• Four Roads

    Four Roads


    This is an eight-minute short film from Italian director Alice Rohrwacher posted on MUBI. I don't usually write reviews on short films. I watch them. I log them on Letterboxd. Boom. But I felt the need to write one on this. The film was shot in April 2020 during the early months of the pandemic. Alice took an old camera, an old film and a zoom lens and went around filming her neighbors, socially distanced, in the Italian countryside where…

  • A Life at Stake

    A Life at Stake


    An unemployed architect is roped in by a beautiful femme fatale into a seemingly on the up and up real estate business proposition but ends up seducing him into an adulterous affair. Watching this B-noir film, it honestly feels like it was cobbled together from parts of better classic film noirs. It made me think, "Hmmm. Maybe I should watch that or that or that." A young (and I must say, pretty hot) Angela Lansbury plays the femme fatale role…

  • The Last Movie

    The Last Movie


    After a stunt gone wrong during a western movie shoot, a movie stunt coordinator decides to retire in the Peruvian village in which they shot the film. This is Dennis Hopper's somewhat lesser known directorial follow-up to Easy Rider. I have to say, this may not have had the cultural impact that previous film had but this film is, in a lot of ways, superior. This film is a real wild ride with its meta layers of complexity. Sometimes it…

  • Oxygen



    A woman wakes up in high-tech cryogenic chamber controlled by an A.I. and with no memory of who she is or even how she got there and finds out her oxygen is running out. As someone who has a little bit of claustrophobia, this was quite an effective thriller. As the film progresses, as the mystery of her predicament unfolds and the twists and turns happen, which I will not spoil here, the film may become a bit ludicrous for…

  • Night on Earth

    Night on Earth


    This is an anthology consisting of five vignettes about cab drivers and their passengers in different cities in around the same night. This is from writer-director Jim Jarmusch. Now, when it comes to film anthologies, more often than not, it's a hit and miss. Some segments will be better than others, even when they're written and directed by the same person. This is not the case this time. Every one of the segments is a great film on its own.…

  • Edge of the City

    Edge of the City


    A man, AWOL from the military and escaping the law, get a job as a longshoreman. He befriends a black foreman then gets into a conflict with the other foreman, the white, corrupt, racist bully. As I was watching this, it really reminds me of On the Waterfront. It follows a lot of same beats and sometimes even the score sounds almost similar but with one key difference: This is more about interracial friendship more than anything. John Cassavetes and…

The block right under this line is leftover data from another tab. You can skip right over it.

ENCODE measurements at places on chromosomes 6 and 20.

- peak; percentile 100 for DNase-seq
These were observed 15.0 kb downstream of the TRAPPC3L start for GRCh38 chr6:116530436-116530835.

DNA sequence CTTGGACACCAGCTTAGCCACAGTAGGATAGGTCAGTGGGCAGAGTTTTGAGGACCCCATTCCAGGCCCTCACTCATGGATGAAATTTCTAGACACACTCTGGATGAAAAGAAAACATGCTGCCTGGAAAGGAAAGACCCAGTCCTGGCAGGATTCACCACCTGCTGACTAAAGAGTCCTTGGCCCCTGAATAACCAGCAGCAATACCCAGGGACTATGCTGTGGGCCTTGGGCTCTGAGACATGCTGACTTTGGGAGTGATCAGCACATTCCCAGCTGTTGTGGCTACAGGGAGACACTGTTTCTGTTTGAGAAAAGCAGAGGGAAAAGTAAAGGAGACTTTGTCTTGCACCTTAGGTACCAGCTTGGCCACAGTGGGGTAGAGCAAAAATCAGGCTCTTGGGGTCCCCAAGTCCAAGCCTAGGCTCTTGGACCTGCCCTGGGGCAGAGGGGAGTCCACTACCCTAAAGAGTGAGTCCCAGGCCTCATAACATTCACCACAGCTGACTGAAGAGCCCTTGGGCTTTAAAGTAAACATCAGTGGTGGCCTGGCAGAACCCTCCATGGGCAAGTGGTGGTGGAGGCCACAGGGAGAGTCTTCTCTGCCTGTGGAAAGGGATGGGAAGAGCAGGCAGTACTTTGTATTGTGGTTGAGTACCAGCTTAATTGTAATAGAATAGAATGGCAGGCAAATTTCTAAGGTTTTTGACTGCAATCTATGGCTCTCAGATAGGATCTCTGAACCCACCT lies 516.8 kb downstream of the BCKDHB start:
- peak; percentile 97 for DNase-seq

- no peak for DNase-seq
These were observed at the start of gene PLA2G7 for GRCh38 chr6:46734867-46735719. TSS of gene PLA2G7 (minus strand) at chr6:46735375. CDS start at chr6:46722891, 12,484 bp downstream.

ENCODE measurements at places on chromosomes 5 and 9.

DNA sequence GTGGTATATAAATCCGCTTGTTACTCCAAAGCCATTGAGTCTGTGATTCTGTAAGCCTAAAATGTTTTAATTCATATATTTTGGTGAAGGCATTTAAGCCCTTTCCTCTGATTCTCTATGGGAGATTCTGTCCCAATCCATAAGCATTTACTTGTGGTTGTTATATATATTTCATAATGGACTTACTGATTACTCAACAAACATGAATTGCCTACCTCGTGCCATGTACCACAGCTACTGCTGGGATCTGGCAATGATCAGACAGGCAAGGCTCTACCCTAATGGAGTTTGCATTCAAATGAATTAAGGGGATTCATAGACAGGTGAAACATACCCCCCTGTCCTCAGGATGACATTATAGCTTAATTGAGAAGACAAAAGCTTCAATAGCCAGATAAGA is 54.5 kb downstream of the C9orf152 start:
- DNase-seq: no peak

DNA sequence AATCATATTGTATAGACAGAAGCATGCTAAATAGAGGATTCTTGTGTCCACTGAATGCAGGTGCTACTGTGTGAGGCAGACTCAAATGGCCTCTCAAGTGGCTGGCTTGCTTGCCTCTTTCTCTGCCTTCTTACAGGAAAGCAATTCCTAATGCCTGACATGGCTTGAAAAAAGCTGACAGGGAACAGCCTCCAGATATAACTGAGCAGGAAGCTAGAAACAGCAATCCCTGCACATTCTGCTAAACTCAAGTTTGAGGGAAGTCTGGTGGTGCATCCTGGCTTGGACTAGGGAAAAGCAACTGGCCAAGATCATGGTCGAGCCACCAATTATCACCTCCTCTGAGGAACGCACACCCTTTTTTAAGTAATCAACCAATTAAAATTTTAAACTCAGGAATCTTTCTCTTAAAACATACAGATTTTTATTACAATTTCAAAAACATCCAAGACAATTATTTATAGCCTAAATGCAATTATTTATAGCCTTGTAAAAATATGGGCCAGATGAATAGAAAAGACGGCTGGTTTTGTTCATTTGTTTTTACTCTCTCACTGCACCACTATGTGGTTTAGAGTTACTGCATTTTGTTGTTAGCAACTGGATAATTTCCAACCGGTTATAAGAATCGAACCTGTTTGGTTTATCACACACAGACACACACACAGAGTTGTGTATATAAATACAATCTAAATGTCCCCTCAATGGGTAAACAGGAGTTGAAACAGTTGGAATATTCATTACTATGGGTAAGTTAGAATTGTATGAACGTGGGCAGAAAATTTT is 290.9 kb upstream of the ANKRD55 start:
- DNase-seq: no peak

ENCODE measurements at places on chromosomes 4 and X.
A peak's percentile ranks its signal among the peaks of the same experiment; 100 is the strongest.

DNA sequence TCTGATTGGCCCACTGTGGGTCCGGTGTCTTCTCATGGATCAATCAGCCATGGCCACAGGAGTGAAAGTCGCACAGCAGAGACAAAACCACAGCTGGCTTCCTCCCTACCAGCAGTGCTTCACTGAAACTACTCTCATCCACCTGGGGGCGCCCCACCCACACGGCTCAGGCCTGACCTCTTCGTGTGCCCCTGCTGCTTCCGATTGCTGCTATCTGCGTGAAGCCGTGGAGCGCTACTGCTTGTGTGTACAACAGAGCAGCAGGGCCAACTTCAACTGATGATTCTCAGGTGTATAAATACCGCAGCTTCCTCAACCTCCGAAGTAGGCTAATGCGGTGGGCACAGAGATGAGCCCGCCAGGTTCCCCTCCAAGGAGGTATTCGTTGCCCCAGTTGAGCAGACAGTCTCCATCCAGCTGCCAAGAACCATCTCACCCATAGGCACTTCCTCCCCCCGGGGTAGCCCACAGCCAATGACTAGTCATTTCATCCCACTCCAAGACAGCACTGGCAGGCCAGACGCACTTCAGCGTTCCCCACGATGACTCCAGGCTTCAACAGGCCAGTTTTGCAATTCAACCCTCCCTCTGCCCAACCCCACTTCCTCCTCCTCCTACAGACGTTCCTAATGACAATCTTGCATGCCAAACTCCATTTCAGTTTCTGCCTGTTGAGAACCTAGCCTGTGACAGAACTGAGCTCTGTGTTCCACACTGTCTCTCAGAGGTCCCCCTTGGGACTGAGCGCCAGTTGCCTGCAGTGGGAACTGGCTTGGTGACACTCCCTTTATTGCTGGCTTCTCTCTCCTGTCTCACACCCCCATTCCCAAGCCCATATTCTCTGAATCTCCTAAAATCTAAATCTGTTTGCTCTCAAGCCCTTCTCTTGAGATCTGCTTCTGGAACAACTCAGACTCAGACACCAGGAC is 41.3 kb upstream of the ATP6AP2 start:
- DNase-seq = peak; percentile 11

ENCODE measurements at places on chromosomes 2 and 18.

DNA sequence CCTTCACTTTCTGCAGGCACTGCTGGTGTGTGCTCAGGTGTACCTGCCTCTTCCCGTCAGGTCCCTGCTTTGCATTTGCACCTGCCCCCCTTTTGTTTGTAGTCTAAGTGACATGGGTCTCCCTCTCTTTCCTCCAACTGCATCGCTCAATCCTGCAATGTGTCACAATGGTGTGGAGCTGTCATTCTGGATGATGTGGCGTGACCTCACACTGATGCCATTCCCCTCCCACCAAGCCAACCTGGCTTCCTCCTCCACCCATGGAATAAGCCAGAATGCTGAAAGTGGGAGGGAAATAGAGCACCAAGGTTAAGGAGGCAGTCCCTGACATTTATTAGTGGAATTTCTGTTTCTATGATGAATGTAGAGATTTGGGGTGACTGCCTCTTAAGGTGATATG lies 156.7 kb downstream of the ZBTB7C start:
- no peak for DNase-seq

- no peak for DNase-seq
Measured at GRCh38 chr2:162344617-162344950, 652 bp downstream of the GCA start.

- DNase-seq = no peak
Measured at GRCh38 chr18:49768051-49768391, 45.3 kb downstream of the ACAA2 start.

• Tongues Untied

    Tongues Untied


    This is an experimental documentary of sorts (I personally like to call it an essay film) about the lives of gay black men and their experience of being discriminated against and not fully fitting in in both the black heterosexual world and the white gay world. Made in the late 1980's, this is a very thoughtful and deeper look into a sub-culture I actually have a very limited knowledge of. The film is under an hour long but manages to…

  • 20,000 Leagues Under the Sea

    20,000 Leagues Under the Sea


    This is the very first (that I know of, at least) cinematic adaptation of Jules Verne's classic novel about Captain Nemo and his adventures in his submarine. As I was watching this, a lot of questions ran through my mind: How in the world are they gonna do this film using 1916 technology? Why are we spending an inordinate amount of time on land? Did they make this section on an island up in order to get to feature length?…

  • A Taxing Woman

    A Taxing Woman


    A woman gets promoted and becomes a star tax auditor. She becomes the nightmare of tax evaders and money launderers everywhere. Being as math-phobic as I am, I was pleasantly surprised that a film about an accountant and taxes turned out to be a lot of fun. It is a genuinely funny comedy and an unpredictable twisty kind of, almost like a heist movie, certainly a caper film. I expected nothing less from Juzo Itami, who made running a ramen…

  • State of Siege

    State of Siege


    Loosely based on a true story, an undercover American operative is kidnapped by a group of far-left urban guerrillas and is interrogated and we see the brutal consequences of the conflict between the oppressive government of Uruguay and the leftist Tupamaro guerrillas. When I review films, I always try my best to avoid comparing films to other films. Films should stand on their own, damn it. But in this case, it's hard not to compare it to Z. They're both…

  • Buena Vista Social Club

    Buena Vista Social Club


    This is a documentary which follows musician Ry Cooder as he brings together an ensemble of Cuban musicians to revive and invigorate Cuban music during the pre-revolutionary, pre-Castro days. This film was made in the late 1990's when Americans visiting and much less filming in Cuba was a bit taboo. Cuba has opened up a bit since then so that angle of it feels dated. But what about the music part of it? Well, the music is great. There's no…

  • The Lower Depths

    The Lower Depths


    Based on the Maxim Gorky play, this film follows the lives of a group of tenants as well as their landlord who live in the slums, or the "lower depths", so to speak. This play was previously adapted and immortalized in film by Jean Renoir. While that film has its strengths, this adaptation, directed by another master Akira Kurosawa, gives the play's themes a harder, nastier edge while still retaining the dark humor. I think setting it in post-war Japan…